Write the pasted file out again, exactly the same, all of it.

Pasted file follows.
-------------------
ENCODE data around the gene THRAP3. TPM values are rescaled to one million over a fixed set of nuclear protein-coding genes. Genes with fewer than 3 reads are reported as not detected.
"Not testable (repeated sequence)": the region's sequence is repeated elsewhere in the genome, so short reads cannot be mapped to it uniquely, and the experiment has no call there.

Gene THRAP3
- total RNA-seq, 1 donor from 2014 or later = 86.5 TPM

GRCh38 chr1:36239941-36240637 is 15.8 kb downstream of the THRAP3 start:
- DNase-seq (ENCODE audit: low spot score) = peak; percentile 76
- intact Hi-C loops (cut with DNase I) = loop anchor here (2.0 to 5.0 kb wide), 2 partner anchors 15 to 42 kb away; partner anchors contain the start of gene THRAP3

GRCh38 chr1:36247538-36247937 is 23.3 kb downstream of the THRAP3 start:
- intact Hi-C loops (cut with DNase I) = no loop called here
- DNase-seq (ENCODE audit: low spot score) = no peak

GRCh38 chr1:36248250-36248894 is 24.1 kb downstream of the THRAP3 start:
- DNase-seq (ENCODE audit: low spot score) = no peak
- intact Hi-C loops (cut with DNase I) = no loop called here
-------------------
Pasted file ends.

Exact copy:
ENCODE data around the gene THRAP3. TPM values are rescaled to one million over a fixed set of nuclear protein-coding genes. Genes with fewer than 3 reads are reported as not detected.
"Not testable (repeated sequence)": the region's sequence is repeated elsewhere in the genome, so short reads cannot be mapped to it uniquely, and the experiment has no call there.

Gene THRAP3
- total RNA-seq, 1 donor from 2014 or later = 86.5 TPM

GRCh38 chr1:36239941-36240637 is 15.8 kb downstream of the THRAP3 start:
- DNase-seq (ENCODE audit: low spot score) = peak; percentile 76
- intact Hi-C loops (cut with DNase I) = loop anchor here (2.0 to 5.0 kb wide), 2 partner anchors 15 to 42 kb away; partner anchors contain the start of gene THRAP3

GRCh38 chr1:36247538-36247937 is 23.3 kb downstream of the THRAP3 start:
- intact Hi-C loops (cut with DNase I) = no loop called here
- DNase-seq (ENCODE audit: low spot score) = no peak

GRCh38 chr1:36248250-36248894 is 24.1 kb downstream of the THRAP3 start:
- DNase-seq (ENCODE audit: low spot score) = no peak
- intact Hi-C loops (cut with DNase I) = no loop called here